How To: Decide What To Eat When Using Insulin

This section is for everyone.

The two dietary plans I wish to discuss in this section are Dr Bernstein’s and Dr Jovanovich’s plans.  Both of these diets call for a restricted amount of carbohydrate at each meal. Both doctors are type one diabetics themselves.

Dr Lois Jovanovich works in Santa Barbara California. She treats all kinds of diabetics but has a particular interest in improving the outcomes in pregnancy for type one, type 2  and gestational diabetic women.

Lois advocates a ceiling of 30 g of carb for each meal. If a snack is necessary it should be no more than 15g.

She admits pregnant patients for stabilisation of their diabetes as soon as a pregnancy is known about. By careful diet, exercise and insulin treatment her aim is to achieve non diabetic blood sugar levels. By this method she has greatly improved the outcome of these pregnancies for both mother and especially the babies.

It is imporant to note that the carbohydrate values she gives are limits not targets. The goal is to achieve as normal blood sugars as possible. If you can get there at 30g of carb a meal that’s okay but if you don’t you go lower.

Dr Richard Bernstein works in Marmaroneck New York State and has spent the last 25 years in practice dealing with diabetic and prediabetic patients. Richard was diagnosed with insulin deficient diabetes when he was 12. He followed standard dietary advice but by his 30s had severe and life threatening complications affecting his blood vessels, eyes, kidneys, heart and joints.

There were three factors that turned his life around. He was an engineer who was used to solving problems. His wife was a physician who helped him buy the first portable blood sugar meter that was only sold to physicians. He knew his life was on the line and this made him determined to beat diabetes.

After considerable research he found that the way to stop the painful and debilitating complications of diabetes was to maintain normal blood sugars as much of the time as possible.

“The Law of Small Numbers”  is the core of his method of controlling blood sugars.  There are many things about diabetes you cannot reliably control but the ones you can – you do.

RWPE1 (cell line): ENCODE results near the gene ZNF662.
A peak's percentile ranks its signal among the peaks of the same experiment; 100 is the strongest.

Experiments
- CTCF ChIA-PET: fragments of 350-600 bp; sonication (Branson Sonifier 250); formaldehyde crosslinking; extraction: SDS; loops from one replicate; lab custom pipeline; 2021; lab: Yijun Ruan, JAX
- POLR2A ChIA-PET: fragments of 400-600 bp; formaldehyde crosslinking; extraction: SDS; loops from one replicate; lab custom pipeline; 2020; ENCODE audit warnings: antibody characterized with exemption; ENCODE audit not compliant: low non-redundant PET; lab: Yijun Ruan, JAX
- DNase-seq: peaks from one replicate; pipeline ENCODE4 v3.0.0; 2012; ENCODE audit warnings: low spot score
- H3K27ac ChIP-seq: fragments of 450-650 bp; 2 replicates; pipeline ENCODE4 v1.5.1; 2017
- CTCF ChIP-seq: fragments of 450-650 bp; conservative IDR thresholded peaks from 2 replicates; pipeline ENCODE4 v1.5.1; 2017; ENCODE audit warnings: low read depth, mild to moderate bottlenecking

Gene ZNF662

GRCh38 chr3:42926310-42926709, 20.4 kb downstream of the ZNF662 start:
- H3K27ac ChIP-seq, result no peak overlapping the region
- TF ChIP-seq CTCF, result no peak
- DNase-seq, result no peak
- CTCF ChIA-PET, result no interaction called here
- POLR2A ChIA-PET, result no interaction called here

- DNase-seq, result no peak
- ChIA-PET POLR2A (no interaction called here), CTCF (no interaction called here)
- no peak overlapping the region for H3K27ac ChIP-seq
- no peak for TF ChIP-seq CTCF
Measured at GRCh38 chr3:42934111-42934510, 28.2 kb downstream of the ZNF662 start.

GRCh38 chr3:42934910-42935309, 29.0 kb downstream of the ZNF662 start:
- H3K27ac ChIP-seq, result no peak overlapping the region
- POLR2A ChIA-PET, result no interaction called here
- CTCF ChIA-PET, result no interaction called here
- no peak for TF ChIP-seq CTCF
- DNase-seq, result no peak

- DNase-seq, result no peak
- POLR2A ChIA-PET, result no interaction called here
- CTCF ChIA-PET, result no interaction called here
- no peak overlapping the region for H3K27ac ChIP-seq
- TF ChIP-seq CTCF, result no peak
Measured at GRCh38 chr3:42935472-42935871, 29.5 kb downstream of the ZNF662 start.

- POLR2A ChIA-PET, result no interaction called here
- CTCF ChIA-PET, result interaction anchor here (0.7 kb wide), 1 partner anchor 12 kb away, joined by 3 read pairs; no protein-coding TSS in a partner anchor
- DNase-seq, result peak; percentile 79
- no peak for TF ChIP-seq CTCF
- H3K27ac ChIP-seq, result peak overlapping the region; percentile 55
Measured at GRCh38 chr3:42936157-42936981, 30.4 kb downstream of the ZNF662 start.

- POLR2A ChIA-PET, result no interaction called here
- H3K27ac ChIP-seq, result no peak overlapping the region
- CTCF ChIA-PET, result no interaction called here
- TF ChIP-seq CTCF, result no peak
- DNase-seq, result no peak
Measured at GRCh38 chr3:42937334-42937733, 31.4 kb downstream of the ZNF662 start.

Regarding diet you can predict what rise in blood sugar you are likely to have simply by eating foods that will affect your blood sugar in a small way. Even if you were to measure foods accurately there can be as much as 20% error allowed to the manufacturer when listing ingredients. If you stick to low levels of slow acting nutritious carbohydrates such as vegetables the results will be more predictable than large amounts of rapid acting carbohydrates such as bread, rice, potatoes or sugar.

Covering carbohydrates with insulin is a task full of uncertainty. There is about a 30-50% variation between the effects of the same insulin amount injected from jag to jag. This can be minimised by reducing the amount in any one injection to 7 units or less and keeping the carb count low with the gradual release of sugar that comes from vegetables high in cellulose.

For type one diabetics three meals a day is best. This minimises insulin injections and gives opportunities three or four times a day to correct the blood sugar to normal levels.

By careful experimentation Richard discovered what factors made his sugars stay normal and what factors made them go too high or too low. Many of his complications started to reverse including the kidney disease, neuropathy, heart and eye disease.

To his surprise and eventual dismay Richard  found that the medical profession of the time were not interested in his results, his method or his meter. So he decided he would need to become a doctor himself in order to let patients know of his success and he entered medical school at the age of 45.

Dr Richard Bernstein’s publications contain comprehensive and detailed advice that is based on what works for diabetics. In particular he emphasises the benefits of a very low glycaemic / carbohydrate diet. Much of what he says is still in conflict with the advice that is given out by The American Diabetes Association, Diabetes UK and most NHS dieticians and diabetologists. Unlike these people and organisations however he is absolutely rigorous in letting the reader know the scientific fact that underpins his advice.

The reason you are reading how to look after you diabetes on the web instead of from your local diabetes team is that the medical establishment are thoroughly entrenched in their high carb / low fat ways.

Unfortunately if you eat the way many diabetic clinics tell you to you will make it unnecessarily hard to control your blood sugars and this will make the development of diabetic complications inevitable.

This low carb diabetic course has been compiled by myself with the generous help of other diabetics, their carers and interested doctors and researchers. It takes a lot of nerve to do something very different from what a diabetic specialist or dietician tells you. My son Steven developed type one diabetes at the age of 12.  I am absolutely determined that he will have the same chance to enjoy a full and long life as his non diabetic brother. Fortunately many other people have the same aims for their relatives, friends and for themselves.  We have joined resources on Dr Bernstein’s forum to help you have normal sugars and prevent and reverse diabetic complications.

Quick Quiz:
There is no quiz for this section.

Reference Info:
Acknowlegements to Dr Lois Jovanovich’s many web published articles and lectures and Dr Richard Bernstein whose masterpiece “Diabetes Solution.” could be regarded as the core text of this course.

Where to Next?
Please all continue to How To: Follow Dr. Bernstein's Dietary Plan.